6.     CLIMB STAIRS. I presume, at this point, you were hoping to rule out Daleks, who, in addition to not being able to finger anything within arm-reaching distance, you think cannot climb stairs. Well, you’d be wrong, because the new generation of Daleks can do precisely that. Nice try, but as far as I can see, Daleks are still in the running for this very complicated sounding job.

7.     TALK OR HEAR. Here’s the killer bit. The prospective job hunter must be able to “talk or hear”. I think you’ll find your grammar is a bit off here. I think you meant to say talk AND hear. A radio job in which someone can talk but not hear is a little odd, don’t you think? And one in which one can hear but not be able to use talkback is almost as strange. 
      So, my first job would be to finger correct your grammar; and, while we are at it, your excessive and incorrect use of semi-colons in your advertisement would also be subject to my expert fingering. I can talk and hear, incidentally: so much so, that I have heard your message so loudly and clearly, I am going to tell everyone through social media about it. You see how suited I am to this post?

8.     LIFT AND/OR MOVE UP TO 10LBS. Of what? Again, I need specifics. A new-born baby I could just about manage, but Rosie O’Donnell’s snacks, I couldn’t.


The truth is, CBS, that short of saying “Disabled people need not apply”, you have tried to cover all bases with this offensive listing. I can do all the things above, but would never want to work for a company whose prejudices towards the less fortunate in our society disenfranchise them even more: people who have overcome many disabilities and disadvantages and hold fantastic jobs at which they excel, and not only in the media.
Your final point makes a mockery of everything that has gone before.


Shame on you, CBS. Truly. Shame on you.

Sunday, January 8, 2017


I am banging my head with my fists. DUH DUH DUH DUH DUH!

You’d have to be here to see and hear the commotion. It’s not the first time it’s happened. In fact, it’s the fourth. Because every time movie producer extraordinaire and total genius Harvey Weinstein walks into a room and I have the chance to meet him, I turn into a gibbering wreck. You see? I’m doing it again and he’s not even here. And every time, the day after, I turn into a Harvey Headbanger.
Let’s go through the script of my idiocy. Right. The late Blake Snyder, who wrote the screenwriter’s bible, Save the Cat, was my friend and mentor and the reason I came to LA in 2009, when I took one of his extraordinary workshops. Talking about pitching your movie, Blake said that you had to think of it like this: you are in an elevator and Harvey Weinstein gets in; you have just seconds to pitch him your idea (they call it The Elevator Pitch in Hollywood).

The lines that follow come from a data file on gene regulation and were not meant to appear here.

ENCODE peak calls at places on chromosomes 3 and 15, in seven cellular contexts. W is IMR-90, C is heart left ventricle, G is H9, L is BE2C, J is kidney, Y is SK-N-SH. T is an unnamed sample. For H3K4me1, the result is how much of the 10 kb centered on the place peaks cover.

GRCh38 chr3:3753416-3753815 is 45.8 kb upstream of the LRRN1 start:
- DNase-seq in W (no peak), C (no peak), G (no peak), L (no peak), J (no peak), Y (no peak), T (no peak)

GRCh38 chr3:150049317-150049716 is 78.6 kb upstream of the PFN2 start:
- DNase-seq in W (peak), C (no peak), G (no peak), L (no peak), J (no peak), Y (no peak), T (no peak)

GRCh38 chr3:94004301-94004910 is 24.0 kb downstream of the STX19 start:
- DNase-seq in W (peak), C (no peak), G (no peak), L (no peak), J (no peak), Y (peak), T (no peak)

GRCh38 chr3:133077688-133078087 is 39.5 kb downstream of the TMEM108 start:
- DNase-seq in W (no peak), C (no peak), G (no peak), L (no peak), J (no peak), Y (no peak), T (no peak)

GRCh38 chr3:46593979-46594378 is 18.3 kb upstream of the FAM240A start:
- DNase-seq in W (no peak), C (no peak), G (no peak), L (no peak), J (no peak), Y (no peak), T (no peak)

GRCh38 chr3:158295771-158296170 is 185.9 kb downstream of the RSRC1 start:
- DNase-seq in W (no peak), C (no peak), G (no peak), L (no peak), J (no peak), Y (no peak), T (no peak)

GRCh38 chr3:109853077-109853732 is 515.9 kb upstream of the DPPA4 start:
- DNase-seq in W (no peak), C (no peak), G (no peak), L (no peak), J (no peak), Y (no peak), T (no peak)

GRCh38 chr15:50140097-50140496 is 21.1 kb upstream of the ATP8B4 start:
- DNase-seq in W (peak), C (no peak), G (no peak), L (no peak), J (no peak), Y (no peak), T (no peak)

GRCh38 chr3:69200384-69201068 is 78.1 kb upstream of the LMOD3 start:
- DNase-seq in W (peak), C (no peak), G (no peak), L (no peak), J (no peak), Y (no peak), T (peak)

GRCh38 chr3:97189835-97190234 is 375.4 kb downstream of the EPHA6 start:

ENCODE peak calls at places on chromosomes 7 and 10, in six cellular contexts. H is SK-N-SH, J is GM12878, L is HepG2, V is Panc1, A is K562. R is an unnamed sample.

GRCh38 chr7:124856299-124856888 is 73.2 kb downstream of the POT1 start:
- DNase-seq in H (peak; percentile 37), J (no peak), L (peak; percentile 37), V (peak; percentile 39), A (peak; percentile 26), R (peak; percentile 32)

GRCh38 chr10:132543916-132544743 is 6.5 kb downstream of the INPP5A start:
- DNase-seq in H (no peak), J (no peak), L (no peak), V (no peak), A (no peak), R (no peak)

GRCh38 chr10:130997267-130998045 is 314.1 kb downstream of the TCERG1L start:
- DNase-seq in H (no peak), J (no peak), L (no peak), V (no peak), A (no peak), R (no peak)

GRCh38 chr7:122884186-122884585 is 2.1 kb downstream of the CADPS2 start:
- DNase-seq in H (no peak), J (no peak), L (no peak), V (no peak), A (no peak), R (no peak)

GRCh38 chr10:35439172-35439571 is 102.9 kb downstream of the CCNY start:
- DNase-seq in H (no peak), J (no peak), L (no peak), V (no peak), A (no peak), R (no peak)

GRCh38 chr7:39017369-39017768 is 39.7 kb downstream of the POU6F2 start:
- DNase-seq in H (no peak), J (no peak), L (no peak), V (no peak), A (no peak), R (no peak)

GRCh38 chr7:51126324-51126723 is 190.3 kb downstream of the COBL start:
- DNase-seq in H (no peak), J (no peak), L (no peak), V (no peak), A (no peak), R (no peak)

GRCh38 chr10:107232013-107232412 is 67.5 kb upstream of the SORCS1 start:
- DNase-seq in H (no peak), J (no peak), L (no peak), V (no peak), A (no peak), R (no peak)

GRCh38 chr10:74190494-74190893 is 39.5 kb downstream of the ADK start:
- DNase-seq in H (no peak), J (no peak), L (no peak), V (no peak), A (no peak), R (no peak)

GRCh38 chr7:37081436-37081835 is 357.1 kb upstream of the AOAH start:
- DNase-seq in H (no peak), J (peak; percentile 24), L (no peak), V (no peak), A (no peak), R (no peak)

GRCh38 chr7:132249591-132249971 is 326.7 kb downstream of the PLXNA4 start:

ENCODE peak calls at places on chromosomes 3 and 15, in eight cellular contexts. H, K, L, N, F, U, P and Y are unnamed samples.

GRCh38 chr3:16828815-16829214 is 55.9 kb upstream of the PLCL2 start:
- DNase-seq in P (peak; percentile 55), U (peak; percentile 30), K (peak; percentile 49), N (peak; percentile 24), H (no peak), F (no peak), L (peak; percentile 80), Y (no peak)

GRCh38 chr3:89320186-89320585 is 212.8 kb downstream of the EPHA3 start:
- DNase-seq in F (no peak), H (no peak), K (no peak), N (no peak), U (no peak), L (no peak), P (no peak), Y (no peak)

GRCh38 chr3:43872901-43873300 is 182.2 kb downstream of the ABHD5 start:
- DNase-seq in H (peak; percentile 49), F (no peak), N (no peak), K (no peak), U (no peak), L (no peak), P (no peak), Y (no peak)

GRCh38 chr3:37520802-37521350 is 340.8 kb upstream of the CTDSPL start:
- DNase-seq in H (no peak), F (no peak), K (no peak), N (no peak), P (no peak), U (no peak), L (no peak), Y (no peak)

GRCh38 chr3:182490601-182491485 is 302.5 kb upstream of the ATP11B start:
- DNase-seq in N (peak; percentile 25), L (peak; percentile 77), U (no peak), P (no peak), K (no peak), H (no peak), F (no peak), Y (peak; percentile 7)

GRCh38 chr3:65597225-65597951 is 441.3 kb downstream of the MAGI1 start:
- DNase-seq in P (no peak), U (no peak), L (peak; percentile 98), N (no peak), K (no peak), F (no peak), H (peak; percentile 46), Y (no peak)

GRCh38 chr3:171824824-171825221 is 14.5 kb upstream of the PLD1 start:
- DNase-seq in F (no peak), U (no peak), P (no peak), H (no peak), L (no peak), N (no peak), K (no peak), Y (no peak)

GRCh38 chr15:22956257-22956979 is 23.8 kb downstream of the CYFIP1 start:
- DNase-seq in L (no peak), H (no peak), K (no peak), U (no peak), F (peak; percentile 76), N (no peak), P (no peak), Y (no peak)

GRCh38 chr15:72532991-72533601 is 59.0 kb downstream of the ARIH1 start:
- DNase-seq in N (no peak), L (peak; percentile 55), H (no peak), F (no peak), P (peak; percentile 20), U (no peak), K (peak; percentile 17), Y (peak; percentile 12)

Blake could not stress enough the importance of taking advantage of those few valuable moments with the god of movie making. I tell you, after that I hung around so many Hollywood elevators, people thought I was a Schindler engineer.
And then, just before the Oscars five years ago, I am in the private members’ club, Soho House, in LA, and in walks Harvey. Now, if you’ve never seen Harvey enter a room, it’s like Moses’s parting of the Red Sea. First, there’s silence; then, people fall in mercurial waves to either side of him. Jaws drop. Mouths gawp. Awesome doesn’t even begin to describe it. 
Enter me. Stage front. Spotting my opportunity, I lurch forward between the waves, an errant Israelite ready to throw myself at the feet of the master. 
The next thing I remember is “I’m from the Daily Mail”, followed by something along the lines of “I’m your greatest fan” (a line I’ve embarrassingly used on Bill Clinton and Al Pacino, to name but two) and then noises such as gurgh mnn drss gnagh sonb – at any rate, it was a language I had no idea I could speak. It might have been Russian. Or Polish. The point is: it was not a pitch for my movie. Harvey says “Thank you” anyway, and continues through the divided Red Sea, where gasping onlookers, stunned and horrified at my audacity, are now receiving treatment from paramedics.
The day after, I go for lunch at the Peninsula Hotel in Beverly Hills. Banging my head at my missed opportunity, I dive into a melon cocktail, weeping at my stupidity. And in walks Harvey. Silence descends upon the terrace. He turns to each and every person, smiles and says “Hello”. Even me. I stand up in a strange kind of posture that wouldn’t look out of place in a production of Richard III. I think I might even have curtsied. But Harvey’s already disappeared to the shrine they doubtless reserve for him by the pool. DUH DUH DUH DUH DUH.
Okay, on to scene three. It’s the launch of the movie Philomena in 2013. It’s Hollywood again (of course) and Harvey, the producer, is there. This time, my Russian has improved slightly and I tell Harvey I love the movie. Next, I ask if I can shadow him in the build-up to the Oscars (oh, lordie, here I go again), to which he replies: “You have to be kidding” (no, Harvey, I’m not; this is my opportunity and I’m not going to screw it up). Then, I deliver my killer blow: “Oh, go on, Harvey. I know Simon Cowell and even he’s afraid of you.” This goes down spectacularly well. I’m in! “So he should be,” smiles Harvey. But then he’s gone again. So close, and yet so far. I’m out.